Viṡuddhimagga Instructions on Metṭā

The cultivation of calm or tranquility and the development of concentration
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Viṡuddhimagga Instructions on Metṭā

Post by rohana » Tue Dec 18, 2012 2:27 am

Out of curiosity: in the Viṡuddhimagga, under the instructions for metṭā,
4. For loving-kindness should not be developed at first towards the following four kinds of persons: an antipathetic person, a very dearly loved friend, a neutral person, and a hostile person. Also it should not be developed specifically (see §49) towards the opposite sex, or towards a dead person.


7. But if he develops it towards a dead person, he reaches neither absorption nor access. A young bhikkhu, it seems, had started developing loving-kindness inspired by his teacher. His loving-kindness made no headway at all. He went to a senior elder and told him, “Venerable sir, I am quite familiar with attaining jhána through loving-kindness, and yet I cannot attain it. What is the matter?” The elder said, “Seek the sign, friend, [the object of your meditation].” He did so. Finding that his teacher had died, he proceeded with developing loving-kindness inspired by another and attained absorption. That is why it should not be developed towards one who is dead.

Path of Purification, Ñāṇamoli translation, pages 291-292.
Is there any explanation for why, if the object metṭā is directed at does not exist, then access concentration or beyond does is not achieved? It's sounds like, to reach access, you somehow need to 'connect' to the object(person), and therefore if the object doesn't exist, you don't get there? After all there are other mediation subjects that are not living beings (e.g. kasina) and they can lead to jhāna. So as long as one can generate metṭā in themselves, why does it matter if the person it is directed at really exists or not?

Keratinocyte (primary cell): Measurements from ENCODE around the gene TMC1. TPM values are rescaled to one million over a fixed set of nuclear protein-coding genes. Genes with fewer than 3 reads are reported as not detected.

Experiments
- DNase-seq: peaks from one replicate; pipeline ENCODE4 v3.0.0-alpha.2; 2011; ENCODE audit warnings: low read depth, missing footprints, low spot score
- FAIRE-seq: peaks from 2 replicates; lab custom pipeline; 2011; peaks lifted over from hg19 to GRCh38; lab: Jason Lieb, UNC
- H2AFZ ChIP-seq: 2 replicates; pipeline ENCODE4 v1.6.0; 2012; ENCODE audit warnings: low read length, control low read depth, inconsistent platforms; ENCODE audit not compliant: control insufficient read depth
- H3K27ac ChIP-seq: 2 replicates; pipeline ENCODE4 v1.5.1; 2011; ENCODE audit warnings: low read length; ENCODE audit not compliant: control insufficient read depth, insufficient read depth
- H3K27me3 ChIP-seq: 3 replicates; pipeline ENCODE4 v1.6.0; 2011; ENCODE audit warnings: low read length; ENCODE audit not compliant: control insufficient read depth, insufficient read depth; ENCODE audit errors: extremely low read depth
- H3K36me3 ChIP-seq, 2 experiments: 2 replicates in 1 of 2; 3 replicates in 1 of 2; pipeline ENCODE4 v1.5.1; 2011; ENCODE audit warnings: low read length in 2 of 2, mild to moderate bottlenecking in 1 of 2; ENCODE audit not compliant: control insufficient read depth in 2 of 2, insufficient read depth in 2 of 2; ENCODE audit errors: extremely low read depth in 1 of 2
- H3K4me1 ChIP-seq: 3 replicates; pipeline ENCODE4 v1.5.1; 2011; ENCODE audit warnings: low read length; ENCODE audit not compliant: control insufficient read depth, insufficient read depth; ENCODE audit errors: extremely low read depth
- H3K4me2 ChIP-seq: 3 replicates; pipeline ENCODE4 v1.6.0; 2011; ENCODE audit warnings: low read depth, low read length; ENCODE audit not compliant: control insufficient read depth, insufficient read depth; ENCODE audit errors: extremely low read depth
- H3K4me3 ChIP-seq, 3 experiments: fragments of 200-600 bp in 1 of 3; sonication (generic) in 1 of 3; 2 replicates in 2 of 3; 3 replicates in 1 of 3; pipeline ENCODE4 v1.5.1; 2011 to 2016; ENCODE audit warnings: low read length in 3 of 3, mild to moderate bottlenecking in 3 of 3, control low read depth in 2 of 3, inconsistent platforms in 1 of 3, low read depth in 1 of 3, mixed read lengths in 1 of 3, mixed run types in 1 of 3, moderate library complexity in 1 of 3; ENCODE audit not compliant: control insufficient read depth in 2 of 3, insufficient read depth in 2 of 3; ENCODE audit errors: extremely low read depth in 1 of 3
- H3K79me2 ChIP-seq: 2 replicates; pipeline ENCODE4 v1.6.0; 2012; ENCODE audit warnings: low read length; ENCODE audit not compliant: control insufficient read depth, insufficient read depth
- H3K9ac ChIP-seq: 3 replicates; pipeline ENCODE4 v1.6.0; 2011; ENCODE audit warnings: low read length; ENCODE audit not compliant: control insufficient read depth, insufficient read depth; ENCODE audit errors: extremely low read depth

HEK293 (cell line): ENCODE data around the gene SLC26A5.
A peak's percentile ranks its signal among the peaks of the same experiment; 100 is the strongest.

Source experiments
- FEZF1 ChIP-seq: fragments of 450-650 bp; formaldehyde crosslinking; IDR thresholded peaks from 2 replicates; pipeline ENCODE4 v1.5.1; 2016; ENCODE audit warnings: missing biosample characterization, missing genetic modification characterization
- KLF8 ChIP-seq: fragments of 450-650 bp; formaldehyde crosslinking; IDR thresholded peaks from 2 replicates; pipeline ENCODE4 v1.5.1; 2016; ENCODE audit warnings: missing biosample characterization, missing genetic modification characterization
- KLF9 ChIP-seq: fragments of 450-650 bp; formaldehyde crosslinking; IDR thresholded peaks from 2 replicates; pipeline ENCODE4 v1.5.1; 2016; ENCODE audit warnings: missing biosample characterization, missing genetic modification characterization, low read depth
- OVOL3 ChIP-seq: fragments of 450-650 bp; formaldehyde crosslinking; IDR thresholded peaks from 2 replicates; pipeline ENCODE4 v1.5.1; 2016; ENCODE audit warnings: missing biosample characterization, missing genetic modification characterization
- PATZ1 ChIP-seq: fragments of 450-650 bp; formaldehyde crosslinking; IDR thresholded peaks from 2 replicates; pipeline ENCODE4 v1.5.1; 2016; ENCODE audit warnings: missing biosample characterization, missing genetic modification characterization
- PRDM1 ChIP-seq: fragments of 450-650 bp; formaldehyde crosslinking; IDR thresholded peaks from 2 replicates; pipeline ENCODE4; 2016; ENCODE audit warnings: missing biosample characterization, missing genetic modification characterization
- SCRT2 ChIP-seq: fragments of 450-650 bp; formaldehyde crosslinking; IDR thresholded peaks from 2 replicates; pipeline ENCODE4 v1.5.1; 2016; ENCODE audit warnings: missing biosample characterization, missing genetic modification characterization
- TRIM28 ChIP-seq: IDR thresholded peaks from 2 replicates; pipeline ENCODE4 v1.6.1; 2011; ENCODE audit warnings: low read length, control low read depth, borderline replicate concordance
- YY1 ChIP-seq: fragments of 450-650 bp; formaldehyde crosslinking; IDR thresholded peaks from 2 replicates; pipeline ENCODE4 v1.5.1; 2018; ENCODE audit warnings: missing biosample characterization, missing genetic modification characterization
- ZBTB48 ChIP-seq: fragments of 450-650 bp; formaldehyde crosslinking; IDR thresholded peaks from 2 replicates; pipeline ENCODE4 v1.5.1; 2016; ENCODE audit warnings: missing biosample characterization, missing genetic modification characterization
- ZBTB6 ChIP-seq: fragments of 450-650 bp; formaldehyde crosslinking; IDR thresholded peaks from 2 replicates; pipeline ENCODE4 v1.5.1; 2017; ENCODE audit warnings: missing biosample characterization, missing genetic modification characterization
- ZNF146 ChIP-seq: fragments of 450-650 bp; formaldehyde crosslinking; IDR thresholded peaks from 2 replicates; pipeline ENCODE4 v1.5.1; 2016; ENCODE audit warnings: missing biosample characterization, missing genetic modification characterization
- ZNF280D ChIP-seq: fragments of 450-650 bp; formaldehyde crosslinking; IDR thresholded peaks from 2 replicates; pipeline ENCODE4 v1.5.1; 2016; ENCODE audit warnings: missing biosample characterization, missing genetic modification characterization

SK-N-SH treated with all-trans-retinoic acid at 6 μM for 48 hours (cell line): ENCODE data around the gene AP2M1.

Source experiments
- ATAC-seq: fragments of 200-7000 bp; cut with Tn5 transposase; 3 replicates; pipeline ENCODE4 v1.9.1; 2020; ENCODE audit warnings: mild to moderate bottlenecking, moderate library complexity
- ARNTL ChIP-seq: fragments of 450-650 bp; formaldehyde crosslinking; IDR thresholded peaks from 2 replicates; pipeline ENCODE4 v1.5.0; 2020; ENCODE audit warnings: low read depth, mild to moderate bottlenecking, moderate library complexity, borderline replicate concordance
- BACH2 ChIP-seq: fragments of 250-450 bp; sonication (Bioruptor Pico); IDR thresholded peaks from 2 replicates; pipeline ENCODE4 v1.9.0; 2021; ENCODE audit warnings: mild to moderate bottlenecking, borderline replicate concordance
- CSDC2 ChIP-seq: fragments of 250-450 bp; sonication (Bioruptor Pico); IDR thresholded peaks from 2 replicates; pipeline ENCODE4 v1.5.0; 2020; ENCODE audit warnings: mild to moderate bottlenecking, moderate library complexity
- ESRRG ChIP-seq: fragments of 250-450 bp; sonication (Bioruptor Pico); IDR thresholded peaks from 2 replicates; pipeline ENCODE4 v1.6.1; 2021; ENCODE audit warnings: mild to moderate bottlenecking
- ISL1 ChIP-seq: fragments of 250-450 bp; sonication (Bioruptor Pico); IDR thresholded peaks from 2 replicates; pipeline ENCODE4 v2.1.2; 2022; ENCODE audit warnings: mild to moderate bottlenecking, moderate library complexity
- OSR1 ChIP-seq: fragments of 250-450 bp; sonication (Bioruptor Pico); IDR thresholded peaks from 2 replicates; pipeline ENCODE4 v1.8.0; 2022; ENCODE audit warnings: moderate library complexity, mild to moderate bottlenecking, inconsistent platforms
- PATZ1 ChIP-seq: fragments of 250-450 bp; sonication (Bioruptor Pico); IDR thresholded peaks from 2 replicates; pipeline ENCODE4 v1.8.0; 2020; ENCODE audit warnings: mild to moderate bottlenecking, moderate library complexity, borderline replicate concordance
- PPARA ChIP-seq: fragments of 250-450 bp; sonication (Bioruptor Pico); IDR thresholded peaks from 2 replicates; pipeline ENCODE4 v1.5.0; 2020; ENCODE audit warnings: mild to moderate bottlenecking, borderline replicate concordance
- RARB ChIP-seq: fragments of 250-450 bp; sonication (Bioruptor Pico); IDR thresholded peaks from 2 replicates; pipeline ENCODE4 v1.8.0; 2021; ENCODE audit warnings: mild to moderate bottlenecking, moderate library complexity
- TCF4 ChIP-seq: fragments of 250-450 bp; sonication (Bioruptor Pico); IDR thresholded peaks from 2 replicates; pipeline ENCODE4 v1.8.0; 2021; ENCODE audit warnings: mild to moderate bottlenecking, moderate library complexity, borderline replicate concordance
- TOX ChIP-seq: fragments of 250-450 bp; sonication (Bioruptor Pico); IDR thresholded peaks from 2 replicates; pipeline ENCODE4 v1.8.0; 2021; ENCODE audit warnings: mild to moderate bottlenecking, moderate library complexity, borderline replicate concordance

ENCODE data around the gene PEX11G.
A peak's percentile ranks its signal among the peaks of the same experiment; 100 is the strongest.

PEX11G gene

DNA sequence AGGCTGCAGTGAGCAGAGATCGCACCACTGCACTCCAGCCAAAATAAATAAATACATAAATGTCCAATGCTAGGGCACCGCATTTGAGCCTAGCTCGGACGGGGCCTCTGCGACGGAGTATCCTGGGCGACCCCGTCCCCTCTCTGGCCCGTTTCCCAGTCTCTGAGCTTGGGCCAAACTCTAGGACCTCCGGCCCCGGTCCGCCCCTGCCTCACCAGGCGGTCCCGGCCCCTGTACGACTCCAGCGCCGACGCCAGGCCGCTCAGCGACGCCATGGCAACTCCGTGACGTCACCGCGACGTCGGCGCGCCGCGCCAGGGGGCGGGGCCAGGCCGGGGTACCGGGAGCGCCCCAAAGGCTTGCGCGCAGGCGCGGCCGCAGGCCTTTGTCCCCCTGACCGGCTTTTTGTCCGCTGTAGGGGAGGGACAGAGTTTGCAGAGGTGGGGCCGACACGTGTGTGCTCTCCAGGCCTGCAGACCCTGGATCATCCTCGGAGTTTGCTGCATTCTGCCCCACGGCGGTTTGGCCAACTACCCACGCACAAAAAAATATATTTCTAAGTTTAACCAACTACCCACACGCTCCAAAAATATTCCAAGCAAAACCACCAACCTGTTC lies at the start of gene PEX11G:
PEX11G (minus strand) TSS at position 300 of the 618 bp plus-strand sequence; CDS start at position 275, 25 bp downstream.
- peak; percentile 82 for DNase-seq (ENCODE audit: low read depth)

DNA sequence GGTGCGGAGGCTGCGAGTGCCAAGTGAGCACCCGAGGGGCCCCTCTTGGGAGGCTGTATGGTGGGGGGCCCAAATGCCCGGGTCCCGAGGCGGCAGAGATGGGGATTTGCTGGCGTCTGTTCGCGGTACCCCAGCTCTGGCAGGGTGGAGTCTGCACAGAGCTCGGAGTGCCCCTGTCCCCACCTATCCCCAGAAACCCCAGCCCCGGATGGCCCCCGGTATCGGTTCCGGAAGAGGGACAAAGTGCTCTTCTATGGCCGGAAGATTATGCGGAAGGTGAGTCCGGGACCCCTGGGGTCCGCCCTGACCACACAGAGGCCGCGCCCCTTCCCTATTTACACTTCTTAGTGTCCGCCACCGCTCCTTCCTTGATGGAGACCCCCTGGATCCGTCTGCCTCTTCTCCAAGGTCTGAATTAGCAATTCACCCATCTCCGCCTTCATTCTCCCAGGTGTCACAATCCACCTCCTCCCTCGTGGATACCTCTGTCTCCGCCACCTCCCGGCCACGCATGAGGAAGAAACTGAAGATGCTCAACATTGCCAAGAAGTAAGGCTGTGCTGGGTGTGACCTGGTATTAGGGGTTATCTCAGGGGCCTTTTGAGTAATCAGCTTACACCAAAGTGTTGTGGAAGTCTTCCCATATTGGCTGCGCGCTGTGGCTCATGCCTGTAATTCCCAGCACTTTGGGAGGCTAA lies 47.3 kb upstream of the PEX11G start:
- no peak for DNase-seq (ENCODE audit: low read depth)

"Delighting in existence, O monks, are gods and men; they are attached to existence, they revel in existence. When the Dhamma for the cessation of existence is being preached to them, their minds do not leap towards it, do not get pleased with it, do not get settled in it, do not find confidence in it. That is how, monks, some lag behind."
- It. p 43

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Re: Viṡuddhimagga Instructions on Metṭā

Post by retrofuturist » Tue Dec 18, 2012 2:45 am

Greetings Rohana,

The backstory presented in the text sounds a little curious since, since it infers "connection", as you point out.

Two practical reasons for not selecting the dead may be that:

1. By virtue of being dead, there is no more experience for them as that dead person... thus, the dead person cannot be subject to dukkha and cannot be receptive to metta. Thus, one would know on some level that metta towards the deceased is misaligned - for how can one wish for them to be happy? (Respect on the other hand, or wishing a favourable rebirth etc. would not be out of line.)

2. Recalling them to mind may bring grief, which is counter-productive to mental tranquility.

In the context of the backstory, if you were under the impression that the recipient was alive, that would seem sufficient as far as I can tell, though obviously not for the text. Taking a sutta perspective, mind creates all mental states (Dhp1-2) including metta... thus the actual object seems a pragmatic concern at best.

Retro. :)
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Re: Viṡuddhimagga Instructions on Metṭā

Post by Ben » Tue Dec 18, 2012 4:01 am

My own practice is to extend metta to myself first and then to all beings throughout the universe and then to dedicate my merits to particular individuals and groups (living and departed). I practice metta for a few minutes at the end of an hour+ session of vipassana. I did benefit from using the formula in the metta sutta and the Vism when I first commenced my meditation practice. These days, my metta practice is fairly fluid/free form.
kind regards,

“No lists of things to be done. The day providential to itself. The hour. There is no later. This is later. All things of grace and beauty such that one holds them to one's heart have a common provenance in pain. Their birth in grief and ashes.”
- Cormac McCarthy, The Road

Learn this from the waters:
in mountain clefts and chasms,
loud gush the streamlets,
but great rivers flow silently.
- Sutta Nipata 3.725

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Re: Viṡuddhimagga Instructions on Metṭā

Post by mynameisadahn » Thu Dec 20, 2012 11:50 pm

I believe Mahasi Sayadaw answers this question briefly, in his manual on Metta. (which is a book that can be found on the access to insight webpage, I believe). He is fairly brief, as I recall, and it is something like you cannot really wish good will towards someone who has passed on and is reincarnated, etc.

Sorry I do not recall the justification more specifically. But I would recommend this manual anyways, since it is another great source.

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